Everyone loves an occasional road trip, right? Sometimes it’s nice to just hop in the car with friends or family and travel to a new location. Everyone goes on road trips to natural parks and historical sites, but I don’t know anyone who has gone off to visit some of the country’s great graphic design destinations.

I decided to put together a list of some of the design related places I’ve visited or would like to visit (within 800 miles of Indianapolis, because let’s be reasonable here, no one wants to be in the car longer than that). Some of these places are close enough in proximity you could combine them into one trip, and others would require a whole weekend to conquer.


Hamilton Wood Type & Printing Museum:

Two Rivers, WI (366 miles away)

Imagine 45,000 square feet of museum space dedicated to wood type. It sounds too good to be true for anyone interested in letterpress, but it’s exactly what you’ll find at Hamilton Wood Type. This museum, situated on Lake Michigan, is home to one of the largest collections of wood type in the world. You can browse at your own pace, take a guided tour, observe one of the visiting artists or even sign up for a two hour hands-on letterpress workshop.


Chicago Design Museum:

Chicago, IL (184 miles away)

Sure, most of us living in Indianapolis get up to Chicago fairly regularly, but there are always new things to discover. One of the spots I plan to check out next time I’m in town is the Chicago Design Museum. It’s no secret Chicago has a great art and design scene, and this museum seems to really embrace and celebrate that. CHIDM began as a “pop up museum” before finding a permanent home on State Street. Now you can expect to be greeted by permanent Debbie Millman and Ed Fella exhibits, as well as some rotating shows, such as the current Deborah Sussman Loves Los Angeles! graphic design gallery.


Cooper Hewitt: Smithsonian Design Museum:

New York, NY (723 miles away)

This museum has it all. If you’re looking to hang out in one of Andrew Carnegie’s old mansions while bouncing between a good mix of historic and contemporary design, this spot’s for you. The exhibits at Cooper Hewitt span a vast array of topics, so there’s certainly something for everyone. Some of the current exhibits include a history of Pixar, something called “How Posters Work,” and a high tech digital wallpaper “Immersion Room.” If this museum doesn’t spark some creativity inside you than I doubt anything ever will.


Vignelli Center for Design Studies:

Rochester, NY (563 miles away)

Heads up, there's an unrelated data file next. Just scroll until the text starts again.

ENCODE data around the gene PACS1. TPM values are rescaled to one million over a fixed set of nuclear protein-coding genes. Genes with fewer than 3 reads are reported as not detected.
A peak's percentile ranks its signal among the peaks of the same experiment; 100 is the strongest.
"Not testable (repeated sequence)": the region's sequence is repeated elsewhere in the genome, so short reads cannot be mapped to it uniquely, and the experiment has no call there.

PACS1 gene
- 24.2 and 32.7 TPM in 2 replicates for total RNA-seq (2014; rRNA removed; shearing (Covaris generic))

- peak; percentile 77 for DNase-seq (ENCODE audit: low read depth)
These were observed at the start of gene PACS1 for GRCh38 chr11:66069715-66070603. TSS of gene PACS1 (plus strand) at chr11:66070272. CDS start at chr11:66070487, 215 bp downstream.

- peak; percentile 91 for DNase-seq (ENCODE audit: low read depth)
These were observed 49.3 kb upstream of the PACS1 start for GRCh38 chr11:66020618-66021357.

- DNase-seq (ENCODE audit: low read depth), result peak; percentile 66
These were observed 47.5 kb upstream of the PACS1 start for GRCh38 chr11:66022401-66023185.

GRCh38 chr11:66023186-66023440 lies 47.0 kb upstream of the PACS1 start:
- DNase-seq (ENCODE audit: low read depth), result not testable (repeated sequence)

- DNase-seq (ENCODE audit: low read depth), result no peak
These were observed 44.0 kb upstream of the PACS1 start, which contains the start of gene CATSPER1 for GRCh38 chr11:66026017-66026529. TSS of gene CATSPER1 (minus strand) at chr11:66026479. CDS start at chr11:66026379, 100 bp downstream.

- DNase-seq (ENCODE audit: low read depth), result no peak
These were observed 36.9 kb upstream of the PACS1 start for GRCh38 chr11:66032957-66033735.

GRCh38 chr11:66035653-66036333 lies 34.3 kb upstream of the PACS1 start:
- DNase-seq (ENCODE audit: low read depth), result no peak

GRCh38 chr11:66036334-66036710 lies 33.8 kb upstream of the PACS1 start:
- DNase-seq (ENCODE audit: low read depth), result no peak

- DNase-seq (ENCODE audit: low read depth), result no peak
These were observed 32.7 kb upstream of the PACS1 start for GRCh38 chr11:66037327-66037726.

If NYC isn’t really your speed, on the other side of the state is where you can find Massimo Vignelli’s archive of graphic design and furniture. For anyone not familiar with Mr. Vignelli, he designed the iconic NYC subway maps, and was a famous minimalist and perfectionist. Vignelli valued education and knowledge a great deal, so it’s no surprise the center hosts many regular design lectures and student events.


The Warhol:

Pittsburgh, PA (360 miles away)

Some people feel strongly that art and design are separate entities. When you look at work by artists like Andy Warhol you realize that is utter blasphemy. This is one of my favorite museums, and without a doubt the most fun. Feel free to drag along a friend who isn’t necessarily an “art person.” Besides being the master of pop art and scandal, Warhol also worked on advertisements for magazines such as Harper’s Bazaar, Vogue and the New Yorker. Each floor of the museum has a different feel and theme. One second you’re in tears watching his raw black and white videos and the next you’re standing in a room of giant silver helium balloons feeling like a kid again.


American Sign Museum:

Cincinnati, OH (109 miles away)

This is another destination for designers and non-designers alike. I’ve wanted to check this place out ever since Peter took a trip there last year. This 19,000 square foot warehouse holds hundreds of neon signs and the stories that go along with them. The museum is set up so you’ll see things in chronological order, beginning with a bit of the history of hand painted signs. The guided tour is recommended if you want to get the full, fascinating history of all the signs you’ll see. The signs are all in original condition. No repainting or restoration has been done, besides the changing of bulbs to keep everything functional. There is even a functional neon shop inside the museum where you can watch signs being created.


Museum of Design Atlanta:

Atlanta, GA (531 miles away)

MoDA is an ultra modern museum devoted solely to the study and celebration of design. The exhibits are always changing, but you can expect to find a number of topics ranging from architecture to fashion to visual communication and design. An example of a clever past exhibit is “Hidden Heroes: The Genius of Everyday Things,” which told the story behind 30 everyday objects which changed the way we live. There are also a number of 3D printing classes for adults and children, and even a “tinkering” class for toddlers.


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